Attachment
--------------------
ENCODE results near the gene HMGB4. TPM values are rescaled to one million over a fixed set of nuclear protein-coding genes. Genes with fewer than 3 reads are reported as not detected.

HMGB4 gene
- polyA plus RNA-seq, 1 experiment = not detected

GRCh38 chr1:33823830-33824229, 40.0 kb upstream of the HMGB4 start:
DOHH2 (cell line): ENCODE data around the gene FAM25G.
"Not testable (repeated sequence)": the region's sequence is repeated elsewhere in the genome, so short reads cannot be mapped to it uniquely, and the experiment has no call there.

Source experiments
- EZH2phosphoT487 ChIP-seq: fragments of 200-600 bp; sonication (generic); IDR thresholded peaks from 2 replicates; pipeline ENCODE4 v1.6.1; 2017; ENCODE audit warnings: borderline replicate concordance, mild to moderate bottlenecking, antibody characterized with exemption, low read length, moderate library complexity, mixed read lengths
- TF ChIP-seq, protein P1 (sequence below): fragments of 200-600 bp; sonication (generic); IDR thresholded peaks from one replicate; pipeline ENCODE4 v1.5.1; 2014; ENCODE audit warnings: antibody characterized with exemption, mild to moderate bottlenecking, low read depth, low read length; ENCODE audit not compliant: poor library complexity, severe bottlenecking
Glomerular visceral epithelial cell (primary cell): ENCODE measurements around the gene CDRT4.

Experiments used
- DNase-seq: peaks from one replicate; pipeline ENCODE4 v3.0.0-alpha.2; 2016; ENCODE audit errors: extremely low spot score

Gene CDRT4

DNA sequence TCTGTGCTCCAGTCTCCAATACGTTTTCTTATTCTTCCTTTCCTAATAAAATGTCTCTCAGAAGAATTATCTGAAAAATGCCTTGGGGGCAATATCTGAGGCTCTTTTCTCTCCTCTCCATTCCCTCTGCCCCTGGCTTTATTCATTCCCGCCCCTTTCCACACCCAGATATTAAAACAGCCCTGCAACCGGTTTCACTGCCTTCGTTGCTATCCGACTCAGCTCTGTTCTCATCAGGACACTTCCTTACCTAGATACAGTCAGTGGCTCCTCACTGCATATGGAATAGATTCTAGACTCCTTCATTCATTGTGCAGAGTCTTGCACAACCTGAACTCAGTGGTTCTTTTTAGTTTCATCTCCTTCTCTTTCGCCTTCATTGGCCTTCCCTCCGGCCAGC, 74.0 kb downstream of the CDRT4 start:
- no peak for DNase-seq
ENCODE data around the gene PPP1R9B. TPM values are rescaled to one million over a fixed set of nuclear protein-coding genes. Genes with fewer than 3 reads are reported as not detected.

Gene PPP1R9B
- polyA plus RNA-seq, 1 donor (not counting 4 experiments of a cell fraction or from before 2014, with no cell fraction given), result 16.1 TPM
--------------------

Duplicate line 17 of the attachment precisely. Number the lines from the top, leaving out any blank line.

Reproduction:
Gene PPP1R9B